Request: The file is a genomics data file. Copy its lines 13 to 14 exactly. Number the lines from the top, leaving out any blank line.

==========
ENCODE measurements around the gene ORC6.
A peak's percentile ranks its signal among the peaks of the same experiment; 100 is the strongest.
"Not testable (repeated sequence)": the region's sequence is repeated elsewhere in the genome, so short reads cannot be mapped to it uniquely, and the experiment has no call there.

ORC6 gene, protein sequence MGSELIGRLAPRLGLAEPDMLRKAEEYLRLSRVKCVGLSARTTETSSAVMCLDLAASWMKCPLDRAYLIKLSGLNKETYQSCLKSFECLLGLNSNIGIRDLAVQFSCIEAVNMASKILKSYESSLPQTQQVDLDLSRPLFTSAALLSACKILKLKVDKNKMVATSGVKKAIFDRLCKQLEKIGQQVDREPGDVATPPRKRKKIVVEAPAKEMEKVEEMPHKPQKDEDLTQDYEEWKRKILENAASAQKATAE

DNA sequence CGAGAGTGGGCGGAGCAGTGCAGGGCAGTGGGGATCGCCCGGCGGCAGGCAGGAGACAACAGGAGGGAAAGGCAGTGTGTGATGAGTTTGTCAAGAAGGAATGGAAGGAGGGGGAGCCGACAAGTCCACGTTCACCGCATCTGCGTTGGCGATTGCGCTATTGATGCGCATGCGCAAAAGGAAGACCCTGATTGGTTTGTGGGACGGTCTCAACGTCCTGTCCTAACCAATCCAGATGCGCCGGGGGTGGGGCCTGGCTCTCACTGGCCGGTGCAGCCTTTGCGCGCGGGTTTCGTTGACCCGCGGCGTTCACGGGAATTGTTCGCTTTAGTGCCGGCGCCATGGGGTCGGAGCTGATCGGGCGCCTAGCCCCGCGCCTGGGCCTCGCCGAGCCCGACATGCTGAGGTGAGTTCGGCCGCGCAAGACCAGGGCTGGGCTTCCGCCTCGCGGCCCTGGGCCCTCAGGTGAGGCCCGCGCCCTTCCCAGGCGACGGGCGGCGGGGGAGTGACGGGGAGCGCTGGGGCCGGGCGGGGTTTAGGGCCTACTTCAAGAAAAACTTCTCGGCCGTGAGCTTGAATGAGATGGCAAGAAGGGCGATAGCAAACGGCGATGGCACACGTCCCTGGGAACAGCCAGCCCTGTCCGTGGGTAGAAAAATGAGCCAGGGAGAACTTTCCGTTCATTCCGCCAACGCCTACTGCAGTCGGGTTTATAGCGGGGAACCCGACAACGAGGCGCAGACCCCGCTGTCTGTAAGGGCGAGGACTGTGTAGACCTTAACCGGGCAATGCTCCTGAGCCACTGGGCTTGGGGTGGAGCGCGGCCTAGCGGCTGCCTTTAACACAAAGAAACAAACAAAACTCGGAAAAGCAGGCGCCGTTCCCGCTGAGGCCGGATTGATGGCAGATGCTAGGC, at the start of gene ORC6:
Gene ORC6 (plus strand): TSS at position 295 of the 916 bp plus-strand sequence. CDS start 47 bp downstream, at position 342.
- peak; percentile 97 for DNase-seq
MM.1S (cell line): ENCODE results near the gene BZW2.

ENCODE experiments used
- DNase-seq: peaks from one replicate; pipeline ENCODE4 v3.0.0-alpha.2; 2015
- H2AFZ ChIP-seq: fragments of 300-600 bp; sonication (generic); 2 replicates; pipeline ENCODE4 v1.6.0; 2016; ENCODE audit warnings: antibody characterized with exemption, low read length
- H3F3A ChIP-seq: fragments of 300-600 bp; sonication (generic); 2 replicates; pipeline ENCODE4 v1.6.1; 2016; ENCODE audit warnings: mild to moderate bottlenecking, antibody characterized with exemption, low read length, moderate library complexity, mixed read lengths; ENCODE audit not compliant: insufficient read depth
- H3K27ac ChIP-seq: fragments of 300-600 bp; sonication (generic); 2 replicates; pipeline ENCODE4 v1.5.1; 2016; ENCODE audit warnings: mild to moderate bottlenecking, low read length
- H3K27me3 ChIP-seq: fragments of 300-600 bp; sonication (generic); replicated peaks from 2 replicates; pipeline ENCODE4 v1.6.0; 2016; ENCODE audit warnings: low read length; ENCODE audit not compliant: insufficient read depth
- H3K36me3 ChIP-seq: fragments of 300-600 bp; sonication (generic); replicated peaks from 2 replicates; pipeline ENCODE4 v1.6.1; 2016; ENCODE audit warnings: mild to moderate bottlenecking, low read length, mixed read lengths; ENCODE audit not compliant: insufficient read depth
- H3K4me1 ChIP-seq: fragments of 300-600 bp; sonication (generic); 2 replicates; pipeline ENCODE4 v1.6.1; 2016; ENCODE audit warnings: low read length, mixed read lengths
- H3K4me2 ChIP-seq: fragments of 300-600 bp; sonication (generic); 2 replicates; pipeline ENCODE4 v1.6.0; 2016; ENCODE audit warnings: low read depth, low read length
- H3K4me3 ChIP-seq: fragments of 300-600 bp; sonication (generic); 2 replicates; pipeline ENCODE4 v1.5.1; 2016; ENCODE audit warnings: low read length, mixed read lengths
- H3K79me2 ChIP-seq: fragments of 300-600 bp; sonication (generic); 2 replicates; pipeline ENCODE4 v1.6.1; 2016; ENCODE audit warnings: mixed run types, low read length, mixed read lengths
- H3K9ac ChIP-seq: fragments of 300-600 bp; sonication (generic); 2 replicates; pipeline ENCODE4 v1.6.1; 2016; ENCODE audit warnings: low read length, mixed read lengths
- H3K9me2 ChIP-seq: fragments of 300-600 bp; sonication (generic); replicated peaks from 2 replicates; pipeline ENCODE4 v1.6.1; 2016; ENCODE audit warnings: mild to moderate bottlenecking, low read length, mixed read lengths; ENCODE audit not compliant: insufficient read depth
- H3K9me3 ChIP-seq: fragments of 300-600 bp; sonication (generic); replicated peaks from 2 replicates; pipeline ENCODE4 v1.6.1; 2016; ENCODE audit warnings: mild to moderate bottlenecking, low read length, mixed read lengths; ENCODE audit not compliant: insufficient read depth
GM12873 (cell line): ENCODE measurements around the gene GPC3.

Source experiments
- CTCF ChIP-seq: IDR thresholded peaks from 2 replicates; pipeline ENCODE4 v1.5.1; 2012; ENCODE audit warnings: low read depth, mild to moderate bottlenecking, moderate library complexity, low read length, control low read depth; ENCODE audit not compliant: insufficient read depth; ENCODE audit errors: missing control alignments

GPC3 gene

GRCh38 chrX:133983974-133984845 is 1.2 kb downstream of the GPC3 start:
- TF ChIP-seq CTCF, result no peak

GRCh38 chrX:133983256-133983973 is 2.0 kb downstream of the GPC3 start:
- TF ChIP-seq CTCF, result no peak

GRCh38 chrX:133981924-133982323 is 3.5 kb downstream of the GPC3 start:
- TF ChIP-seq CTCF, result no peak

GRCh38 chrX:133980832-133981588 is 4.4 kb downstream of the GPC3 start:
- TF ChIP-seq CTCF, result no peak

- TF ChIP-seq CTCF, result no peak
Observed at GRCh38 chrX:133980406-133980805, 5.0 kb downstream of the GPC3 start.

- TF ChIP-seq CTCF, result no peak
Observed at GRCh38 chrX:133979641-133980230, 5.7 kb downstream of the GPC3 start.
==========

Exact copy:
- H3K27ac ChIP-seq: fragments of 300-600 bp; sonication (generic); 2 replicates; pipeline ENCODE4 v1.5.1; 2016; ENCODE audit warnings: mild to moderate bottlenecking, low read length
- H3K27me3 ChIP-seq: fragments of 300-600 bp; sonication (generic); replicated peaks from 2 replicates; pipeline ENCODE4 v1.6.0; 2016; ENCODE audit warnings: low read length; ENCODE audit not compliant: insufficient read depth